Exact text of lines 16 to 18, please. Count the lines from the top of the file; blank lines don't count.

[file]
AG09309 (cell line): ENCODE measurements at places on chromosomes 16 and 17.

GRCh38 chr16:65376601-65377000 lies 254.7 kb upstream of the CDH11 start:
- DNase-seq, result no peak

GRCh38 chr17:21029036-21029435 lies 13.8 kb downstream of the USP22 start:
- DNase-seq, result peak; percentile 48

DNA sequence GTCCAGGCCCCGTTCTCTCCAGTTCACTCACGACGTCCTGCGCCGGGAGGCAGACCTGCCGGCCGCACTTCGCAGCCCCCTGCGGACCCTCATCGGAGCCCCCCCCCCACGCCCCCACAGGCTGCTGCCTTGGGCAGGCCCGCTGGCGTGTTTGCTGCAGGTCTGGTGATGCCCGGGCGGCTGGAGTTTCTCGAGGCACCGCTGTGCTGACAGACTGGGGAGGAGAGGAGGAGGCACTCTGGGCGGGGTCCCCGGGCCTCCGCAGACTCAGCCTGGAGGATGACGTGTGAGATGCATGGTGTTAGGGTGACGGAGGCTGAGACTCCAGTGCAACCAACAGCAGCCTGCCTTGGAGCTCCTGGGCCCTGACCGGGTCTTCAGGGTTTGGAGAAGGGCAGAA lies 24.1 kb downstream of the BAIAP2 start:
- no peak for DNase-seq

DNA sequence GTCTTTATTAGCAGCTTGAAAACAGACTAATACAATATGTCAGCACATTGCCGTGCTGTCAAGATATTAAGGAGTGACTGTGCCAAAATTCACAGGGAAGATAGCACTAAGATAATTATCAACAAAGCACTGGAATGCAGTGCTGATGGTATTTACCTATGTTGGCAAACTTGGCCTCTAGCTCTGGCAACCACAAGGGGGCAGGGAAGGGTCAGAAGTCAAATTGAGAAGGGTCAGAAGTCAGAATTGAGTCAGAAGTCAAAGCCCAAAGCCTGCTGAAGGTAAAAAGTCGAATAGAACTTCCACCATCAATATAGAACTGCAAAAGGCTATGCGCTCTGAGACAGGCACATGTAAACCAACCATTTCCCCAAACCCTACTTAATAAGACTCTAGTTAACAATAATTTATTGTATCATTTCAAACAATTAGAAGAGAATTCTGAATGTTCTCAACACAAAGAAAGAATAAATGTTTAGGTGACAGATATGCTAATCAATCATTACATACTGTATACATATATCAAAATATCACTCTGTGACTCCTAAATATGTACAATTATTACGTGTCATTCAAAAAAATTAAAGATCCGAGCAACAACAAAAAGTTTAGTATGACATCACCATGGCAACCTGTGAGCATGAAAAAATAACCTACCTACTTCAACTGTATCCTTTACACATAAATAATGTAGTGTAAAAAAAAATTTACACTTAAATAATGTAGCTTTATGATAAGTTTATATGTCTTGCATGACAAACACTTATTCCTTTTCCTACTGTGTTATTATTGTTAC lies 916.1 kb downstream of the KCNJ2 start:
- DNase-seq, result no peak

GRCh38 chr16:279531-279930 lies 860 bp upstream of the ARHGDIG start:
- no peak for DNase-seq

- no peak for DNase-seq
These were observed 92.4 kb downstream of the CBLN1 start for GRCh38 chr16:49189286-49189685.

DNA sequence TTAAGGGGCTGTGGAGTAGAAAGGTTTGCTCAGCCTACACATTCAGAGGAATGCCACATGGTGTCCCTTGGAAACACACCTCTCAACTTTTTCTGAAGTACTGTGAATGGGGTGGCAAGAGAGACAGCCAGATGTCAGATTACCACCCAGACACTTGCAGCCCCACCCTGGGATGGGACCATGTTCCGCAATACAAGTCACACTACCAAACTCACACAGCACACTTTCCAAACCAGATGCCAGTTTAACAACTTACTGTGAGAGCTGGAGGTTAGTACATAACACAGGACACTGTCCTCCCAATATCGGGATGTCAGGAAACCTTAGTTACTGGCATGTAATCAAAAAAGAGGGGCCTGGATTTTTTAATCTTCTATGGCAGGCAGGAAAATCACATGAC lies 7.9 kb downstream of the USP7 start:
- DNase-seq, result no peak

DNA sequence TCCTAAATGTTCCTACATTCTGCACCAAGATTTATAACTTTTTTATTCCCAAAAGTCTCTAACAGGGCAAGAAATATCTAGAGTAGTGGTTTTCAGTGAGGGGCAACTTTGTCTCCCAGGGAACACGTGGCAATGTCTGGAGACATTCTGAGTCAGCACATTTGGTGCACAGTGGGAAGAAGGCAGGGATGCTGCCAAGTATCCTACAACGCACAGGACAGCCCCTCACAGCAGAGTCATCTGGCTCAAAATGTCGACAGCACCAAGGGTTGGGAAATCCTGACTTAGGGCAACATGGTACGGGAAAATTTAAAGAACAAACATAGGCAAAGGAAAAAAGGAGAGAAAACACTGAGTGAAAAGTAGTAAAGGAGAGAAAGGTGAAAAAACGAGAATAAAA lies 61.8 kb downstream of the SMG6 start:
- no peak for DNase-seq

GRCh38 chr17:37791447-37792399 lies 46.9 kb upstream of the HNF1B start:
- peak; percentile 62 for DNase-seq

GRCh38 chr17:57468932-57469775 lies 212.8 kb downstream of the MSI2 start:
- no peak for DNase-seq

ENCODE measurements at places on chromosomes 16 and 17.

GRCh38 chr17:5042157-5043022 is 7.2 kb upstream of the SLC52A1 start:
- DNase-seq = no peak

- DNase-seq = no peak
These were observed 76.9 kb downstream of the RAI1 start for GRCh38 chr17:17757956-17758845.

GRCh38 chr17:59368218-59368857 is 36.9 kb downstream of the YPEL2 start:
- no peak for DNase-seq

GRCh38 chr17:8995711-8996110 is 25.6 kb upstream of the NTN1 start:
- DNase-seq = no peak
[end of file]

DNA sequence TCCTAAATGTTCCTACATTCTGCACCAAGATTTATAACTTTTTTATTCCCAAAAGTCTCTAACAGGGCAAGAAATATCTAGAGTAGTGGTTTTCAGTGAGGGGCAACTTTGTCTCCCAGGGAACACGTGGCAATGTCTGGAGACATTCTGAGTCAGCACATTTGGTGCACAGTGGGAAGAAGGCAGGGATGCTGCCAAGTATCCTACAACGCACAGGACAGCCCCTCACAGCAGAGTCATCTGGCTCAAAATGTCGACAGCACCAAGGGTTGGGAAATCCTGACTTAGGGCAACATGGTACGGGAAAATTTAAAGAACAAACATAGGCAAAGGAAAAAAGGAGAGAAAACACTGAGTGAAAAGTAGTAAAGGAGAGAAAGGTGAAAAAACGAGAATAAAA lies 61.8 kb downstream of the SMG6 start:
- no peak for DNase-seq

GRCh38 chr17:37791447-37792399 lies 46.9 kb upstream of the HNF1B start: